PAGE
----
time zones / we are here

IMG_2553.jpgOn the day my parents returned from three months in Bangladesh and my sister returned from a week in the Netherlands, exhausted from travel, they sent me texts from three zones away, ate some soup, and went to bed.

And while they slept, our 45th President decided to launch 45 + 5 tomahawk missiles, without congressional approval, on a country whose refugees he won’t accept.

I watched the news spread across our country — first friends from New York and Baltimore and Pennsylvania, writing things like, “He is bombing Syria right now.”

Then I started seeing it picked up by Emily in Madison and Shira in Chicago. And slowly the posts began trickling in from around the corner— Seattle, Los Angeles, and Portland. Portland, where I was eating Thai food and looking at the clouds. Portland, where I watched the news spread like tears, like blood, like the tremors of an earthquake, like water spilling, moving westward, like the sun, getting closer and closer to where I sat.

I had just walked through streets of tulips and daffodils, yard sculptures, poetry boxes; a mild day with a threat of wind. I landed at a place I’ve eaten several times over several months —for the same three months, in fact, that my parents were in Bangladesh. I took a picture of the plants outside to compare my view to the one I’d seen in January, in a rare snow storm, to see how far we’ve come.

I had been thinking about where I’ve been in those three months, and the ones preceding them, and looking towards the months to come. I had been feeling lucky. I’ve had a week of friends, good work, ocean, forest, cherry blossoms, writing, laughter, talking, reading, walking, planning. Expansion. Passion. Peacefulness. Hope.

Feeling these things, I picked up my tea, tapped open my phone, and saw the news spreading across my feed.

Friends are traveling in Utah and Michigan. Friends are sitting down to the opening night of a film festival. Friends are growing gardens, cutting their hair, baking cupcakes.

Friends are noticing that the missiles were launched, and slowly the theories and questions begin to seep across my feed as well.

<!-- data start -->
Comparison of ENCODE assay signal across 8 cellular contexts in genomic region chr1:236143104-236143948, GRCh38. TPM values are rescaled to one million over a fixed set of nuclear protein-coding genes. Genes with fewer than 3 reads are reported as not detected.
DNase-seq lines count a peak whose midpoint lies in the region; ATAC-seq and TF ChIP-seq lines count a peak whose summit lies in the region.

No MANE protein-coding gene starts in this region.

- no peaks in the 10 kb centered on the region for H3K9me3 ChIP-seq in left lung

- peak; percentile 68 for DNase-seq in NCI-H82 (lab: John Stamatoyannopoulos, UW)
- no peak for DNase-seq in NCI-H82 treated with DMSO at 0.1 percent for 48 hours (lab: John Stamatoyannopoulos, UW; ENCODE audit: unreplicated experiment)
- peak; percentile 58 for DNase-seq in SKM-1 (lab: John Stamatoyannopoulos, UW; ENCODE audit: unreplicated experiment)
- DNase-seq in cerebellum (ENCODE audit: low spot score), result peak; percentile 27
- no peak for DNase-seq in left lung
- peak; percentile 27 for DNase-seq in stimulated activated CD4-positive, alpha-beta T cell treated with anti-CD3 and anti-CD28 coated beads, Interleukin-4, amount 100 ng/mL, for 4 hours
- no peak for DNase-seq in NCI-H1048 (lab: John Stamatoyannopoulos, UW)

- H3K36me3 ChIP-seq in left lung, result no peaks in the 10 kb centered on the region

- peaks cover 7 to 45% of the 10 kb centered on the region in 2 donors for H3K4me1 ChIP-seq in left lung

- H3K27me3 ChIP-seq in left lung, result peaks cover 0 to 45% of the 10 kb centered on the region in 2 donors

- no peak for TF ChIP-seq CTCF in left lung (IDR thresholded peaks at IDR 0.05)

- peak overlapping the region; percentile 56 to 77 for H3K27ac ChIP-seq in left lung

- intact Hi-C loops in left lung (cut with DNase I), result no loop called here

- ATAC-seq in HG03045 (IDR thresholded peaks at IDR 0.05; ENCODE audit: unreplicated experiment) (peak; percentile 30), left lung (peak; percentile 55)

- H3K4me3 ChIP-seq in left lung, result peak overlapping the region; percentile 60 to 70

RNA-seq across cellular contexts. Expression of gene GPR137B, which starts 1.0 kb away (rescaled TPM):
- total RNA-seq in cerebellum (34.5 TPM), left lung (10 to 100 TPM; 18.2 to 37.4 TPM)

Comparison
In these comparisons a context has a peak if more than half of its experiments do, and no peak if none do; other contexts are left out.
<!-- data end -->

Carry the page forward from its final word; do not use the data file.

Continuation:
My parents and sister arrived safely back in the US, as friends were writing about upcoming windstorms and current sleet and never-ending snow, in the places they are — the things that could have kept my family from reaching home, but they got there safely— things unlike the mild sun where I’m sitting.

My parents and sister slept as our 45th President launched 45 + 5 missiles to kill whoever is in their path — or to distract us from something else? To take us out of time?

In Dhaka it is 9. In the Netherlands it is 4. In New York and Michigan and Indiana, it is 10. In Chicago and Madison, it is 9. In Utah it is 8. In LA, and Seattle, and here, it is 7.

We travel and plan and worry and eat and walk and sleep and wake again.

I send photos to my friend in Australia, who was just in Berlin. A photo of where I’ve been living. A photo of what I’m eating. A photo of flower petals composting — pink, warm, browning into something that will make things grow, over time.

In Australia, it is noon. In Berlin, it is 4.

I eat my Thai food, and a baby fusses and cries. I hear the mother tell someone that they are from Indiana, here in Oregon, here where the world swirls and I drink my tea and Brown-Eyed Girl plays, and then Bob Marley tells us “Every little thing is gonna be alright.”

I compare my photo from January, where we came from, to the one right now, where we are.

In Syria, it is 5.

And I wonder what’s to come.

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